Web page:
Bush accepts blame for N-charge

31 Jul 2003

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WASHINGTON, July 30: US President George Bush took full responsibility on Wednesday for claims about Iraq’s nuclear weapons programmes that turned out to be based on now-discredited documents.

The controversy has raised questions about the Bush administration’s use of dubious intelligence reports to justify the invasion of Iraq.

Mr Bush’s acceptance of responsibility came in a nationally televised news conference and is so far his most direct response to questions about how his Jan 28 State of the Union speech had included erroneous allegations about Iraqi attempts to buy uranium in Niger, Africa.

“I take personal responsibility for everything I say, of course. Absolutely. I also take responsibility for making decisions on war and peace,” he said.

The US president said he had analysed “good, solid, sound intelligence” in making his decision to move against Saddam Hussein. Part of his case against the former Iraqi leader was based on documents that the United Nations termed forgeries. The White House itself now admits the Niger allegation should not have been included in the president’s speech.

CIA Director George Tenet has taken responsibility for the mistake, as has the deputy to National Security Adviser Condoleezza Rice.

Appearing to share some of that blame on Wednesday, President Bush defended Ms Rice as “an honest, fabulous person” and the United States, he says, “is lucky to have her service”.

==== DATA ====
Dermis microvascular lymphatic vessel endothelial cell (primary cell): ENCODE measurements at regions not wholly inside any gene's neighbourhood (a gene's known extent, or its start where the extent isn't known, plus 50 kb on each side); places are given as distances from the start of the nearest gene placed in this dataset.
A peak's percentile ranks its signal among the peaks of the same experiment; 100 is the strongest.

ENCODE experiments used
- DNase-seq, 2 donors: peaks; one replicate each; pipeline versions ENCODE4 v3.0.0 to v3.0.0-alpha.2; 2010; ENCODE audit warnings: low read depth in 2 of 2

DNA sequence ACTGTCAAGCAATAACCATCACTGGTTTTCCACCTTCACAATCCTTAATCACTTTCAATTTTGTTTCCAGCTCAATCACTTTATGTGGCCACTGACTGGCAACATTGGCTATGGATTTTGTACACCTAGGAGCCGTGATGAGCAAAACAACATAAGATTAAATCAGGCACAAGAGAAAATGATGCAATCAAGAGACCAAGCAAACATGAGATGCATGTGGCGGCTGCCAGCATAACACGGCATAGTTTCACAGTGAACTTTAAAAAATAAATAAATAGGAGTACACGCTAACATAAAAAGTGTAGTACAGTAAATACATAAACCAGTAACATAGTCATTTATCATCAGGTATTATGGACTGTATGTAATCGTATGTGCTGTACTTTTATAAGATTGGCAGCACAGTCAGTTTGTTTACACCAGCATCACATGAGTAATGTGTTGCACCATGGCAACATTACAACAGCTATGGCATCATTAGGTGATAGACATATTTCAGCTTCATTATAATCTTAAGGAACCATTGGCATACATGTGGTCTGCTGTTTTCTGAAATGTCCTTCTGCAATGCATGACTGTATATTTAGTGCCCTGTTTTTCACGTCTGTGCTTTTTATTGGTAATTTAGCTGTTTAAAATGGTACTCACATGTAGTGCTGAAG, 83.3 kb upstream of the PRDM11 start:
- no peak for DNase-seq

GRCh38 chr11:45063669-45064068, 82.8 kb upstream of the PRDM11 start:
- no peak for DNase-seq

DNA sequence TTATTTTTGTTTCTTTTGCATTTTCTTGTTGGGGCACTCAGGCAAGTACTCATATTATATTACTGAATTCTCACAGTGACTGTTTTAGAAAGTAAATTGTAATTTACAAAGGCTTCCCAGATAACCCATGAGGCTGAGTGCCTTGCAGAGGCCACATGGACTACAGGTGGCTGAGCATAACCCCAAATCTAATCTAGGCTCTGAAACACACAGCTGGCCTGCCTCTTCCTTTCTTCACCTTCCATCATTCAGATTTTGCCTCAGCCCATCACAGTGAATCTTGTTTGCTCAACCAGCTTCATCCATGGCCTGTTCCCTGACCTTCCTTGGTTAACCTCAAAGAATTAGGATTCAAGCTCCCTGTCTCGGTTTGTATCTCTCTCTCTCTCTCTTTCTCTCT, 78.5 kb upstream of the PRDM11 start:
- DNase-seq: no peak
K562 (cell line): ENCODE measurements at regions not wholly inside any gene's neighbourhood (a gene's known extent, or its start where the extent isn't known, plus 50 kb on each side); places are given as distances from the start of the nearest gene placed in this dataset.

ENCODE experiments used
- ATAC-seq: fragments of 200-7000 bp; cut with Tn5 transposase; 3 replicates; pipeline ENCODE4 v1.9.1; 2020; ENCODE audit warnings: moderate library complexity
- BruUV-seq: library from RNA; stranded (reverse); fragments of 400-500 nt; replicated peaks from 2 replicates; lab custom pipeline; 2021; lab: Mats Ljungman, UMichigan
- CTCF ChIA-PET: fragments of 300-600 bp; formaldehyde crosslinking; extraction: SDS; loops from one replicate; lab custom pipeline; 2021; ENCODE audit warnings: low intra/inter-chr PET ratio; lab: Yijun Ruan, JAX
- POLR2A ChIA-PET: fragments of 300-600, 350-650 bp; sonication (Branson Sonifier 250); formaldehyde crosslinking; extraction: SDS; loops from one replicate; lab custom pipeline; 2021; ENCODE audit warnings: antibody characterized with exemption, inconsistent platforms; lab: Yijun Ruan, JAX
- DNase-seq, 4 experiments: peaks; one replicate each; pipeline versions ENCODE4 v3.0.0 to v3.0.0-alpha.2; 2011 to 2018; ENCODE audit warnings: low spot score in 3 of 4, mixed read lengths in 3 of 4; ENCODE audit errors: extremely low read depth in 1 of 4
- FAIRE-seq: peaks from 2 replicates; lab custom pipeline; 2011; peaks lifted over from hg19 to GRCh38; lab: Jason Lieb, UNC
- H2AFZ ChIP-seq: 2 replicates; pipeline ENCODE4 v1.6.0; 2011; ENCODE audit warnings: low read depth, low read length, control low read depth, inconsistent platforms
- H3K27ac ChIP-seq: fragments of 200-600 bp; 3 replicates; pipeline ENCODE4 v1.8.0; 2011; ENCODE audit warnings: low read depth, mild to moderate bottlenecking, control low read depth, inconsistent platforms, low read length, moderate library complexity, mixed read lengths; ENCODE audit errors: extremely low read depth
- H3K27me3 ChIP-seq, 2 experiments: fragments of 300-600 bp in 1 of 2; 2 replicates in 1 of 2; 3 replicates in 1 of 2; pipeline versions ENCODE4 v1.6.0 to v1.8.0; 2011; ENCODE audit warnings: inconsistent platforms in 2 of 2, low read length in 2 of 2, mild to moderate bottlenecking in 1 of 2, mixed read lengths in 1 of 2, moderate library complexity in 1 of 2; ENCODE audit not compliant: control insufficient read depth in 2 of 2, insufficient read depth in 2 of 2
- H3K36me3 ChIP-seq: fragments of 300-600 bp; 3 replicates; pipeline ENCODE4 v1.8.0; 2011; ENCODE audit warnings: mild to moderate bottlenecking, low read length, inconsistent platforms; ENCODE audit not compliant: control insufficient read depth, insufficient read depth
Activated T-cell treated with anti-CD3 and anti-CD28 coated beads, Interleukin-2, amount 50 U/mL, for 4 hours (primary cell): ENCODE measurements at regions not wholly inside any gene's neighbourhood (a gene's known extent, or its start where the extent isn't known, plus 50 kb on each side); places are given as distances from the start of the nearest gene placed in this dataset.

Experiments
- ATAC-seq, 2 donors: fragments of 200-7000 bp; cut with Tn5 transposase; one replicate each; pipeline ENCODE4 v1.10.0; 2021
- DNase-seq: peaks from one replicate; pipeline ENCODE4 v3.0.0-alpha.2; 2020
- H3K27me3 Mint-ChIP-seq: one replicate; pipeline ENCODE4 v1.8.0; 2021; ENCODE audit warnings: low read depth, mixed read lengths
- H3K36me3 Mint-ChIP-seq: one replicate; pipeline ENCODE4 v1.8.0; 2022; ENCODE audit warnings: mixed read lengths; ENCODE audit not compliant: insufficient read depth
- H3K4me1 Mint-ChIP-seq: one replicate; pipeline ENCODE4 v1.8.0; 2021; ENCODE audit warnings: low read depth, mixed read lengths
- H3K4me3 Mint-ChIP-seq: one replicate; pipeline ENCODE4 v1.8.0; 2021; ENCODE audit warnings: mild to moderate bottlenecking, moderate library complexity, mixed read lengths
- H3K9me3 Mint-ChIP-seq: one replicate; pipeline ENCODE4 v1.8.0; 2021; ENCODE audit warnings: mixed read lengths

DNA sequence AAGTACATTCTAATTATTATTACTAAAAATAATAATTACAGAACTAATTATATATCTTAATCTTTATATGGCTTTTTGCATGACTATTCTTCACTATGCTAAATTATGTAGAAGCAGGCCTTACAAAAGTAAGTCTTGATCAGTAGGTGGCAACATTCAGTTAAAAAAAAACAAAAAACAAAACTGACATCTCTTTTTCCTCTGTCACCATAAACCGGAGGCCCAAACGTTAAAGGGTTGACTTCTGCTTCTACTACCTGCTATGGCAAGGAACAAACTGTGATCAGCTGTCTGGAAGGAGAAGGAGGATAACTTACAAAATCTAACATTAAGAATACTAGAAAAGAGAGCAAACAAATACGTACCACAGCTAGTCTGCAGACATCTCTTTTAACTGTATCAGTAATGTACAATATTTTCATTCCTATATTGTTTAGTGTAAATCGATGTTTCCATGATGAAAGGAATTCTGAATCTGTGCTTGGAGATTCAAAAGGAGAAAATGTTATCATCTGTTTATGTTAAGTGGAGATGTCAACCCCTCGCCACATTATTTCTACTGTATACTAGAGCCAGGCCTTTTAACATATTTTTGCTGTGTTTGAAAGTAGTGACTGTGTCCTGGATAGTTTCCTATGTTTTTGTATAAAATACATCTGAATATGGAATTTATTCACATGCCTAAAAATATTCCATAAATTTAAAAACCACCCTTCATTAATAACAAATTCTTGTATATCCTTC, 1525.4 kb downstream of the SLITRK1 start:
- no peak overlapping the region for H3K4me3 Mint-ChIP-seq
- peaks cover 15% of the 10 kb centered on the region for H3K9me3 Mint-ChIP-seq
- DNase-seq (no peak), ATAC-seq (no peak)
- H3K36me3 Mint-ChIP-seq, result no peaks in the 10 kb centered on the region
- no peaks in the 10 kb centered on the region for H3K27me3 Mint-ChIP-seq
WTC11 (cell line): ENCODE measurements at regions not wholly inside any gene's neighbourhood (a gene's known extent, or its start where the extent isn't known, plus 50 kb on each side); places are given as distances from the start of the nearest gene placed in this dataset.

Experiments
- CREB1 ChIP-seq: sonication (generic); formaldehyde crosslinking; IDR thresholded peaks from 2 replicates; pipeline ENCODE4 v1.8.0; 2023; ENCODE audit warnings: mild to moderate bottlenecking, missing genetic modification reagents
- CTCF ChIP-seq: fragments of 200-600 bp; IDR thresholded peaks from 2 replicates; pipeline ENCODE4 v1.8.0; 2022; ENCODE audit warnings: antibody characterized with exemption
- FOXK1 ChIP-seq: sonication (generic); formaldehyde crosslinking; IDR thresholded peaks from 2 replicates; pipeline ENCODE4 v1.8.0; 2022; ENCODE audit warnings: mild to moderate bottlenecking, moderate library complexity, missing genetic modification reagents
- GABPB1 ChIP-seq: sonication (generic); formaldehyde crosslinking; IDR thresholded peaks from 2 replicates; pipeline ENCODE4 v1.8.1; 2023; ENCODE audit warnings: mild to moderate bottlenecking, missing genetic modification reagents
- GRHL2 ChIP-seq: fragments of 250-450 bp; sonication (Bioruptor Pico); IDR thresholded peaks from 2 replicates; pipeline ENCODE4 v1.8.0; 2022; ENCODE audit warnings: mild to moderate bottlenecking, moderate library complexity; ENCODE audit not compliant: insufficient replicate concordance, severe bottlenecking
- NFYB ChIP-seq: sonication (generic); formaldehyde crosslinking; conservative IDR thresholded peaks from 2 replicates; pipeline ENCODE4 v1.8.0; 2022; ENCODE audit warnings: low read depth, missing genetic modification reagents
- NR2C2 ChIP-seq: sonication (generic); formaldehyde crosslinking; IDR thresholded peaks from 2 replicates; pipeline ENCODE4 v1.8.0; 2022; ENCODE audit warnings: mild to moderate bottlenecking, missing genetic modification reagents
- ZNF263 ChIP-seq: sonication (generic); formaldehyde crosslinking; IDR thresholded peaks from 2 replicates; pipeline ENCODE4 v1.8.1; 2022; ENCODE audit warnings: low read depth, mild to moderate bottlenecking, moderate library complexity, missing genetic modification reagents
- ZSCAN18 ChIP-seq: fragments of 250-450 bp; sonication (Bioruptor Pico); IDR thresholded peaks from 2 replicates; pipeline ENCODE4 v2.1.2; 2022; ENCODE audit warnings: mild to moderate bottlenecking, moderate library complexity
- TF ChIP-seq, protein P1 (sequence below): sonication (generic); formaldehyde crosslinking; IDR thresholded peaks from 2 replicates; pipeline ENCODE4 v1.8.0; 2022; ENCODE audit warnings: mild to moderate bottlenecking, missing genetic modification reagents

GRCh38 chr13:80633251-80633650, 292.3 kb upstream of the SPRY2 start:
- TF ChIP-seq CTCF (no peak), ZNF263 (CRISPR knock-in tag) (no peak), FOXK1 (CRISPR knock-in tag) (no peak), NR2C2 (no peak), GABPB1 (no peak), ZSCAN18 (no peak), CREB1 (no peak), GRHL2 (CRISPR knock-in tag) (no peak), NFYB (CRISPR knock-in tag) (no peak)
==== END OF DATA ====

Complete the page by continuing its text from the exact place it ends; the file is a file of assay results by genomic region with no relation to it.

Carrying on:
“We know that Saddam Hussein produced and possessed chemical and biological weapons, and has used chemical weapons. We know that. He also spent years hiding his weapons of mass destruction programmes from the world. We now have teams of investigators who are hard at work to uncover the truth,” said Mr Bush while defending his decision to invade Iraq.

He said he also believed that the Saddam government had ties to Al Qaeda, but “it’s going to take time for us to gather the evidence and analyse the mounds of evidence, literally, the miles of documents that we have uncovered”.

The success of a free Iraq, he said, would also demonstrate to other countries in the region that national prosperity and dignity are linked to representative governments and free institutions. “They are not found in tyranny, resentment, and for support of terrorism,” he added.

President Bush also pledged to “wage war on terror against every enemy who plots against our forces and our people”.

Mr Bush said he did not know how close US troops were to catching Saddam Hussein but they will get him the way they got his sons.

He warned Iran not to work for the destruction of Israel and said that the United States would have to work with other nations to prevent Iran from doing so.

“The stated objective of Iran is the destruction of Israel. And we’ve got to work in a collective way with other nations to remind Iran that they shouldn’t develop a nuclear weapon,” he said.

He reminded his European allies that it would require “a collective effort” to “recognize the true threat of an armed Iran to peace in the Middle East”.

Mr Bush said he had not contemplated attacking Iran because he believed that the best way to deal with the Iranians was to convince others to join the US in preventing Tehran from making nuclear weapons.

He indicated that the Iranians living abroad, particularly those in the US, could play a key role in bringing about a change in Iran.